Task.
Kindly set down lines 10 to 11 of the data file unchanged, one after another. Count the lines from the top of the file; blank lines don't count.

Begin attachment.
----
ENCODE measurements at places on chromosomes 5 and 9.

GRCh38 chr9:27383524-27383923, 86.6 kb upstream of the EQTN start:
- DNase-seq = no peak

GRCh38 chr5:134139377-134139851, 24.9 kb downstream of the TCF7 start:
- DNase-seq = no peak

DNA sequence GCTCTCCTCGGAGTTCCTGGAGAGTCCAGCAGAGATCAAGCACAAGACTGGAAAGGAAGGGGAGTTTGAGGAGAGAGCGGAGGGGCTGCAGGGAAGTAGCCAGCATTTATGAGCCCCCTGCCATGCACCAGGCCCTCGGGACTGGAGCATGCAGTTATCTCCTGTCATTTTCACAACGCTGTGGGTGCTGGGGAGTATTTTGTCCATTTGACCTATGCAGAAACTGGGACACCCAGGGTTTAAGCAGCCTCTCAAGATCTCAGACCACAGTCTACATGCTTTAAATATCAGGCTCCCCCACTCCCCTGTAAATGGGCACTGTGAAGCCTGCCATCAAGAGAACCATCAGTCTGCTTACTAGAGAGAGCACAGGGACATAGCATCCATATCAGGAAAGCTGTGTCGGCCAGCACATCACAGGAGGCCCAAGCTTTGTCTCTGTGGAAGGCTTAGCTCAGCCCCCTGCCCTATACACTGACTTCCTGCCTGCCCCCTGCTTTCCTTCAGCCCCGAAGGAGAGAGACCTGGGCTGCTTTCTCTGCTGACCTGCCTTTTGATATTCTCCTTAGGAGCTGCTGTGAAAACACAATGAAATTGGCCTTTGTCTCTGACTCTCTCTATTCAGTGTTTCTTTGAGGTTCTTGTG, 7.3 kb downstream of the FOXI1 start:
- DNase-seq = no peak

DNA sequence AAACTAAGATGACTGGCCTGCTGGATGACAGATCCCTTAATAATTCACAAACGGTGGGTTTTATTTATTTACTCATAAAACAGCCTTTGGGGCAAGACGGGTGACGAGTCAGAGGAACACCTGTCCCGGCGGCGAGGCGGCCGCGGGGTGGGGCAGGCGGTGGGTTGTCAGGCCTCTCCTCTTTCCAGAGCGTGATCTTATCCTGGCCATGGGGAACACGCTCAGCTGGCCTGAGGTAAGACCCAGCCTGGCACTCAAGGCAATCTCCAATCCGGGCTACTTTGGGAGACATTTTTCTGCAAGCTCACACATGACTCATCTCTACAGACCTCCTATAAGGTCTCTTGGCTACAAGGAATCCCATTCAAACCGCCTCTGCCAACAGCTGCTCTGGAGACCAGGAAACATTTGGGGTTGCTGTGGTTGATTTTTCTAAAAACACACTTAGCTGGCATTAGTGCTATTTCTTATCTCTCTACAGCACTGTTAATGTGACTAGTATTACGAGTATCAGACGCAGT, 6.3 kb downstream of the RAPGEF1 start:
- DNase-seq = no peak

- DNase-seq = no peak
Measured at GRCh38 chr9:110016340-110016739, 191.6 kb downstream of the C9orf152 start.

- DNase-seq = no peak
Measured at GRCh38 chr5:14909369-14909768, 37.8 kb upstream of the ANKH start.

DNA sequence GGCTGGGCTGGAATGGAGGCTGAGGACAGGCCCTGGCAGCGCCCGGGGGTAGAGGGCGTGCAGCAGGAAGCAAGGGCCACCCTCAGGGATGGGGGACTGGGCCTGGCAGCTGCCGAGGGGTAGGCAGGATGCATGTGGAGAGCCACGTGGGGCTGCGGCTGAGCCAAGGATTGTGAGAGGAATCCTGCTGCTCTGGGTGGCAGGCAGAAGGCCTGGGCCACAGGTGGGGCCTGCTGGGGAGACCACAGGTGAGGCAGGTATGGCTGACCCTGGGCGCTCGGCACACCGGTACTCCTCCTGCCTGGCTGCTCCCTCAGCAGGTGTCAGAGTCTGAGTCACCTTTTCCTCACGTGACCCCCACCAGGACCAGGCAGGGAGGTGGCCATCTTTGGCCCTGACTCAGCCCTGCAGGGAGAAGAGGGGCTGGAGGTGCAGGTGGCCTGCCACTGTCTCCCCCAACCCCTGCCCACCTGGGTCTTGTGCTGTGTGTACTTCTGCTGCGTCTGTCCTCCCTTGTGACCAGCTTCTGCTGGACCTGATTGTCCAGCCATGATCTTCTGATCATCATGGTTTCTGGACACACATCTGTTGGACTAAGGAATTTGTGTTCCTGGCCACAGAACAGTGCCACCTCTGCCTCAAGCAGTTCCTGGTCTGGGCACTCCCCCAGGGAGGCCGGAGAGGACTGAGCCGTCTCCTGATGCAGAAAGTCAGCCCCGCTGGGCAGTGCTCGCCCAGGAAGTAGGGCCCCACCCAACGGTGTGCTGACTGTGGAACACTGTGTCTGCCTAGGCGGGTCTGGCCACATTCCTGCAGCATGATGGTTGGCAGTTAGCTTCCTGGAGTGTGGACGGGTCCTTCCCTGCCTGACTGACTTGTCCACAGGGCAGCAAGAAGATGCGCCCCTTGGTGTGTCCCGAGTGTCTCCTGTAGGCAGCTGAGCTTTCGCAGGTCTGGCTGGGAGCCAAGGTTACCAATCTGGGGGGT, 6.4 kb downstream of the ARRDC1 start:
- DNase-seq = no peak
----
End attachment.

- DNase-seq = no peak
Measured at GRCh38 chr9:110016340-110016739, 191.6 kb downstream of the C9orf152 start.